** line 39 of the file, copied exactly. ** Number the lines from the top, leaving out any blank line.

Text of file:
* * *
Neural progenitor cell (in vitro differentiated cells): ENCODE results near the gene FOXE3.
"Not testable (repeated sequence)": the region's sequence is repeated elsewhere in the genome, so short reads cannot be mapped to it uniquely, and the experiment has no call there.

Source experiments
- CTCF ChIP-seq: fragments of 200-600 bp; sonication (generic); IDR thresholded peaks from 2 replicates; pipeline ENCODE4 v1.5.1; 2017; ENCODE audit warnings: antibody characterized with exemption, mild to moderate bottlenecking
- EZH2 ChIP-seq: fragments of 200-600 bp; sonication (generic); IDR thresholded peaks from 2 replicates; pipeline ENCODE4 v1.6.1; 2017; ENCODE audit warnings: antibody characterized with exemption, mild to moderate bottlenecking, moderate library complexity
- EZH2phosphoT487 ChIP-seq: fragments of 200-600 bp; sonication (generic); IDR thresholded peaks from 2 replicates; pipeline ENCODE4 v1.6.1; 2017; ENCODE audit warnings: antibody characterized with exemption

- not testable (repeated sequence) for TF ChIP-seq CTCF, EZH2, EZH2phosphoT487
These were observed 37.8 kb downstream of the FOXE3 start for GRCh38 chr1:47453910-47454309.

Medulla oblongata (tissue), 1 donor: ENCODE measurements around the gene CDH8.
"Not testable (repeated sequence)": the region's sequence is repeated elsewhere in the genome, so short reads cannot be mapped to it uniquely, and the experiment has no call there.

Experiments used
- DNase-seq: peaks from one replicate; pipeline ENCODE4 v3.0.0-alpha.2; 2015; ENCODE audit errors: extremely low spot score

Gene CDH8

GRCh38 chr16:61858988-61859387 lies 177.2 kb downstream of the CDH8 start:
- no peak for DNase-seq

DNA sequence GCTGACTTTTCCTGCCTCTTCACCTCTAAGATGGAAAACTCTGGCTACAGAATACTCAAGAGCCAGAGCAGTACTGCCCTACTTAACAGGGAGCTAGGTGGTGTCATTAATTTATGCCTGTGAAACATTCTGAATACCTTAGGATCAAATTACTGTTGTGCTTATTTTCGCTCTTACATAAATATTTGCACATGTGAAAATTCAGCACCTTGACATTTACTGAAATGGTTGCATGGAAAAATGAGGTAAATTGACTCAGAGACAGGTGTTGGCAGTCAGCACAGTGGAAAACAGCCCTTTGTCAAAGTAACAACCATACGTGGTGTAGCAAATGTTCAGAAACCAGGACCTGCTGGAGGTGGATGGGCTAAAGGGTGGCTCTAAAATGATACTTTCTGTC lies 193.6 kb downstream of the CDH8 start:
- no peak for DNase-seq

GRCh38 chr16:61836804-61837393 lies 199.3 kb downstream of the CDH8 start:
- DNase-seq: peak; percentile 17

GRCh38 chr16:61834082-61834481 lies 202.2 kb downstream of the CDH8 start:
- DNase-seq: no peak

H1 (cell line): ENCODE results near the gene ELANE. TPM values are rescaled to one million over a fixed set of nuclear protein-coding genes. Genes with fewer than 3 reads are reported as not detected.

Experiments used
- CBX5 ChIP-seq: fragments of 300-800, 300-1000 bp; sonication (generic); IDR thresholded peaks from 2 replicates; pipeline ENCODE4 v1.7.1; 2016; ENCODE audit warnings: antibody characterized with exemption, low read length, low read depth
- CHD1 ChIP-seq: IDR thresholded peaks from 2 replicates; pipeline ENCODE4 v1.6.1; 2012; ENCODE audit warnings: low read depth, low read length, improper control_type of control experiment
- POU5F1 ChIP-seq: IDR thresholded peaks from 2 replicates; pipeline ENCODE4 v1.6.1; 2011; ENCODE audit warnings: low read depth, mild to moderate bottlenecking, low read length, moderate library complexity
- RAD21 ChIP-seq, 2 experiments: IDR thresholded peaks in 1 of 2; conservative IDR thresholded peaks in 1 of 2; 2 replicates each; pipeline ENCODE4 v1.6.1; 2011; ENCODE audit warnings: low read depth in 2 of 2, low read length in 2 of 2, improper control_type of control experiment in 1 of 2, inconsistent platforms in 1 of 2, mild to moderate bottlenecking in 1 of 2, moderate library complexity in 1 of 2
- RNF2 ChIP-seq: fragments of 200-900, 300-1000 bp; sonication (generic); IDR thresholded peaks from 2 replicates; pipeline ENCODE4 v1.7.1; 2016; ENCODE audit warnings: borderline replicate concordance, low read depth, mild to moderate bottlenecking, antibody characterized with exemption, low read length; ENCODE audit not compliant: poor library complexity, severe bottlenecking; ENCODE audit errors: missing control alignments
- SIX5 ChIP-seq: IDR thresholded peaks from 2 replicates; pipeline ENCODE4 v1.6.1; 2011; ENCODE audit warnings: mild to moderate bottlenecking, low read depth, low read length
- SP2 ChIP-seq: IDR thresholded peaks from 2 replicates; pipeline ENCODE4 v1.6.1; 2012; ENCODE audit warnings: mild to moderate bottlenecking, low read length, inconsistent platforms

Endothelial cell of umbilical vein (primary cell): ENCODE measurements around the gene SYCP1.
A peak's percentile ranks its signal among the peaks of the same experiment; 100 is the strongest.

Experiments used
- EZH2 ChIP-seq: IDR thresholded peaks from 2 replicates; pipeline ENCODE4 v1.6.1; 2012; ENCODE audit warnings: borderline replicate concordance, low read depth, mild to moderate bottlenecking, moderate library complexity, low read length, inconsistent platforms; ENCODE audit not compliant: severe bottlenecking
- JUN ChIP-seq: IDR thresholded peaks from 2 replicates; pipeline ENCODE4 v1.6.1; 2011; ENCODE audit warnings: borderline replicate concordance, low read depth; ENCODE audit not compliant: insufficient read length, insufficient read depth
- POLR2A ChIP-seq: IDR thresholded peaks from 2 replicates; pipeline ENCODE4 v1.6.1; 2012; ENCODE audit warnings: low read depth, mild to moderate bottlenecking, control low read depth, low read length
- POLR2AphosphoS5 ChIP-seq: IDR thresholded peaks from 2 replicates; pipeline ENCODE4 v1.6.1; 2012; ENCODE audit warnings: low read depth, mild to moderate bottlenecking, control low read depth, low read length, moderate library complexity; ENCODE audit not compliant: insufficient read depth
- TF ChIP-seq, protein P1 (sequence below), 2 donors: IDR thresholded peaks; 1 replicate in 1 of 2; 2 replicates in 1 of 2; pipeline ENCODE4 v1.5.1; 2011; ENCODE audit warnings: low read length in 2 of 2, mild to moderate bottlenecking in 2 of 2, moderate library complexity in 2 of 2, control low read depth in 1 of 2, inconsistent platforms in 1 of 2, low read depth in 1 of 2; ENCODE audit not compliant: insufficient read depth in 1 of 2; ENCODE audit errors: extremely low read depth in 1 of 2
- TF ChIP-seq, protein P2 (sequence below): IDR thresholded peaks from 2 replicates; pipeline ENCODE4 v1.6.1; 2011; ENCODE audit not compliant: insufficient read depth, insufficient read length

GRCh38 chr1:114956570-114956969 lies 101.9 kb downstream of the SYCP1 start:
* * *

- TF ChIP-seq, protein P2 (sequence below): IDR thresholded peaks from 2 replicates; pipeline ENCODE4 v1.6.1; 2011; ENCODE audit not compliant: insufficient read depth, insufficient read length